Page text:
Last week, in my air travel from Pensacola to the DC area, I had a quick layover at Hartsfield-Jackson Atlanta International Airport that required me to move from one terminal to the other. Because the plane I was connecting from was late arriving (as expected because it was Delta), I took the Plane Train to move between the terminals as opposed to just walking as I usually do. While on the train, there was a guy who thought it was cool to just do his Crossfit workout during the 1-minute ride. I shook my head in disbelief and almost on cue, thoughts of the Tokyo Metro Manners promotions came to mind. That leads me to this week’s moment in the Flashback Friday series.
How I first came across this moment? I first came across the moment in the Spring of 2008. I was riding on the Tokyo Metro Ginza Line and I saw the first poster. It featured a woman adjusting her eyelashes, much to the chagrin of an onlooking rider. Over my remaining 2 years in Tokyo, there was a new promotion poster every month. The 2008 and 2009 posters were of the “Please Do It At Home” variety whereas the 2010 versions featured “Please Do It Again” instances. For the most part, the manners of Japanese train riders is fantastic (see this Flashback Friday moment). It’s very rare that you find somebody acting out on the trains…at least it was rare in my experience.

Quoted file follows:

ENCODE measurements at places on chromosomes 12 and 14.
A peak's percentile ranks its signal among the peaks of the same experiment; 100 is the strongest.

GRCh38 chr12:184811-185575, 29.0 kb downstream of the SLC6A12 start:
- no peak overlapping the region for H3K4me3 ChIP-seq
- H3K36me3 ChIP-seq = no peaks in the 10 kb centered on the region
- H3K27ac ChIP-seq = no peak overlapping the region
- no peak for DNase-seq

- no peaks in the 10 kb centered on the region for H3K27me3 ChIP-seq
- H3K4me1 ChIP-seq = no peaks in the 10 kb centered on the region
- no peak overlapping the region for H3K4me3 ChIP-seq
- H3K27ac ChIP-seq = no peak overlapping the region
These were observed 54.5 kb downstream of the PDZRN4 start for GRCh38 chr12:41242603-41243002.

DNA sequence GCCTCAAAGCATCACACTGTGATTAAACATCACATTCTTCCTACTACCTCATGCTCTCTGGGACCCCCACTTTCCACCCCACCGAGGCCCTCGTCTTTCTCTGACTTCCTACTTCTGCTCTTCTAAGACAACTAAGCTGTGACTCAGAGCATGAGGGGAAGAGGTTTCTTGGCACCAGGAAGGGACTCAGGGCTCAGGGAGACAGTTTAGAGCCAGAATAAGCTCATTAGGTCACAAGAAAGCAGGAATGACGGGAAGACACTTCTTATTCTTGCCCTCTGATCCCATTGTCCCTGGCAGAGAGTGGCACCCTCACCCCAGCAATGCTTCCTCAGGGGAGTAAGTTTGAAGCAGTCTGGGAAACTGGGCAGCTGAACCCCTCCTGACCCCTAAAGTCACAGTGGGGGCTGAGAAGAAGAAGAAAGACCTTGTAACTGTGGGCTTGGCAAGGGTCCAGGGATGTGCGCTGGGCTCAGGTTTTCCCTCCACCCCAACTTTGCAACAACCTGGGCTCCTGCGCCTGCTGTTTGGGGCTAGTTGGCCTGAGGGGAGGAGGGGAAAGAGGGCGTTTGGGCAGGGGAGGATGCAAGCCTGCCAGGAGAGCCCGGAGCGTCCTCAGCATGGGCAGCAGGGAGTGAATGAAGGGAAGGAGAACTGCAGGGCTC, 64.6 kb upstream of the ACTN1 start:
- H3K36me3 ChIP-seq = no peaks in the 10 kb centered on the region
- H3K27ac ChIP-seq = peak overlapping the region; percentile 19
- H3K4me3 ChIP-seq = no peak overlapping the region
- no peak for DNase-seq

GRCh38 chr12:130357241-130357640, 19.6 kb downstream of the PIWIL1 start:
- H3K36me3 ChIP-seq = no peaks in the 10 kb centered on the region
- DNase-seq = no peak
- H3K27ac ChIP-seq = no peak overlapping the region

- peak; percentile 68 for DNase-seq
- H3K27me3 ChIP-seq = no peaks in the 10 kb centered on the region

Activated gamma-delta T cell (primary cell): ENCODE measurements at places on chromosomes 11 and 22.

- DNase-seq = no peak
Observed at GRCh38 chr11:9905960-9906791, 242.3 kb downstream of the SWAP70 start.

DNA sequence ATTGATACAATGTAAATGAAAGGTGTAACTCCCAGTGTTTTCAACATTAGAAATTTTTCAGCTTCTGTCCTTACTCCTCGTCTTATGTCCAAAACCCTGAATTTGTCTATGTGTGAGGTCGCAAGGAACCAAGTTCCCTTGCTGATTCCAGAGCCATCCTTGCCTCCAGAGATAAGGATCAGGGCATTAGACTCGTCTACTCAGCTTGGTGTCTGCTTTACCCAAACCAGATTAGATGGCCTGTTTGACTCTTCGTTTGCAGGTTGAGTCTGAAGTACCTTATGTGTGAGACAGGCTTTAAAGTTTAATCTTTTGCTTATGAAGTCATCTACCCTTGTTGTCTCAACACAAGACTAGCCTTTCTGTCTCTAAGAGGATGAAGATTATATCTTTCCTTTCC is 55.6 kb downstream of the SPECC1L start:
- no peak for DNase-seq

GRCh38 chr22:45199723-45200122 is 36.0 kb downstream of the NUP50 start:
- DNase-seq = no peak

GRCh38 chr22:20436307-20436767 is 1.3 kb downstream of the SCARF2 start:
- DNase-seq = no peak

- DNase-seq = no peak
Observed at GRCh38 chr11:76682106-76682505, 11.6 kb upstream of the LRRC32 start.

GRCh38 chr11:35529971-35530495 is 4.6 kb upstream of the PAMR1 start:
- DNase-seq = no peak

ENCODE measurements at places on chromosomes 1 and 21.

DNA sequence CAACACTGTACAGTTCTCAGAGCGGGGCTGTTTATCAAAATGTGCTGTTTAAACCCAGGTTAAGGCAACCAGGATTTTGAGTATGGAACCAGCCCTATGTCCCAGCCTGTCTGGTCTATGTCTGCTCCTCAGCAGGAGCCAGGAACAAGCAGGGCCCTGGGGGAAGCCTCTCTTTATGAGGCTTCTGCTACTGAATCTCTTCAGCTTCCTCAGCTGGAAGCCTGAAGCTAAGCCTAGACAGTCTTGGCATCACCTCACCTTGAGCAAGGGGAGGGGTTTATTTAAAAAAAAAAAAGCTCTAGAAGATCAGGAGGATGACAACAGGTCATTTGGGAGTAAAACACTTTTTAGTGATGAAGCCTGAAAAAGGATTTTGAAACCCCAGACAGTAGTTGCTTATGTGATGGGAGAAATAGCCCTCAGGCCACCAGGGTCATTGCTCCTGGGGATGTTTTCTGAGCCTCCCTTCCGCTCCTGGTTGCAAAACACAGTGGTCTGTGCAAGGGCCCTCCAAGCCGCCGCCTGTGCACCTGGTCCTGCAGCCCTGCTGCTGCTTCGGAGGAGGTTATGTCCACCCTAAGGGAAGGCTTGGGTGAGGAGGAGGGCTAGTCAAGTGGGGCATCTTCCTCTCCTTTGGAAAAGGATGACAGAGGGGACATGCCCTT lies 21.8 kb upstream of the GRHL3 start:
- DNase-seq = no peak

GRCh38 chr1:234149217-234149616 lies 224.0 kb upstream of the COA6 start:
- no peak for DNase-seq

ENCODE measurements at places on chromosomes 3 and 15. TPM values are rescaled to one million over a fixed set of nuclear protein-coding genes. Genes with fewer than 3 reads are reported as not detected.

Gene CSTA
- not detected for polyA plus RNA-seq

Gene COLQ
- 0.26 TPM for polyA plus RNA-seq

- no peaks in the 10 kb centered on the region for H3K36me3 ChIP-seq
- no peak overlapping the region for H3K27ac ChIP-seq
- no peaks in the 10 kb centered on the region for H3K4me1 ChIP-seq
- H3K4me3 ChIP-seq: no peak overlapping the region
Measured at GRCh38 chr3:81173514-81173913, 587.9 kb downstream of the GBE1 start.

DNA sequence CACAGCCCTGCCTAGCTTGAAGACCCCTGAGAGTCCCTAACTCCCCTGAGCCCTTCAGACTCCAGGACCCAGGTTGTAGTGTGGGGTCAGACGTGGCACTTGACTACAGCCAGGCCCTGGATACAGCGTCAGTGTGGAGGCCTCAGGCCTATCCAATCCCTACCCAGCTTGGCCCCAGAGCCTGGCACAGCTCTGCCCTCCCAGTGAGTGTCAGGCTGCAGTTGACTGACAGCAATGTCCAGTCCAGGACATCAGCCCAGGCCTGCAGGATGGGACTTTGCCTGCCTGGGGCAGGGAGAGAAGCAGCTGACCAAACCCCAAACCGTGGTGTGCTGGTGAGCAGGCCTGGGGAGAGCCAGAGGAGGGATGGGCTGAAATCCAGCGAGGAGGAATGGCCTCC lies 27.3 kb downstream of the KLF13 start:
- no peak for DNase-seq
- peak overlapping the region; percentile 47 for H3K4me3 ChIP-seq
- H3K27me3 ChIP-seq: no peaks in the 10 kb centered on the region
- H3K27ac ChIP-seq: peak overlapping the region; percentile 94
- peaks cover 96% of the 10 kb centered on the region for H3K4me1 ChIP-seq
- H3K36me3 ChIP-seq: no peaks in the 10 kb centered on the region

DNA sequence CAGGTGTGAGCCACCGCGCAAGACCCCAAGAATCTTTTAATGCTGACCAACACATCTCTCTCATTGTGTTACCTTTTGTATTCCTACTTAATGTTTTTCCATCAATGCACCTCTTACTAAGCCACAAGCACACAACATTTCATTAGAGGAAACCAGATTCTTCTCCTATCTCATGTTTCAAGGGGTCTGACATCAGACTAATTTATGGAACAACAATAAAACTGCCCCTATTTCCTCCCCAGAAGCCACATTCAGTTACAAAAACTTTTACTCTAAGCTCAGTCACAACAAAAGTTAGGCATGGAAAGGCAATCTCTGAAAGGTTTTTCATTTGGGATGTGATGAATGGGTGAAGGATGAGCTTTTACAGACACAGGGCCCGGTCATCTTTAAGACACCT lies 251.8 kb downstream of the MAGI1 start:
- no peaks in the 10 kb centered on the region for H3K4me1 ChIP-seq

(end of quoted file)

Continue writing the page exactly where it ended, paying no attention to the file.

What it meant to me then? At the time, I thought it was a fantastic concept. As I’ve became more and more favorable towards public transportation—especially rail transport—I felt it was necessary to encourage riders to be mindful of others. Personally, I’m a big fan of silence on the trains, which is why that 10-minute stretch between Mitaka and Kokubunji on the Chūō Line is the best riding in the system: you can hear a pin drop even on a train car filled with 400-500 passengers. The way I see it is this: I paid the fare to get from Point A to Point B, not all that extra stuff that happens onboard like loud talking or dance contests or listening to somebody’s loud music player.
What it means to me now? Today, I still feel the same way. My trip to the nation’s capital last week cemented it. I rode the Metro and people were on the train talking loud, eating, and panhandling. It was ridiculous. I just think people should STFU on trains, be still, and just ride…plain and simple.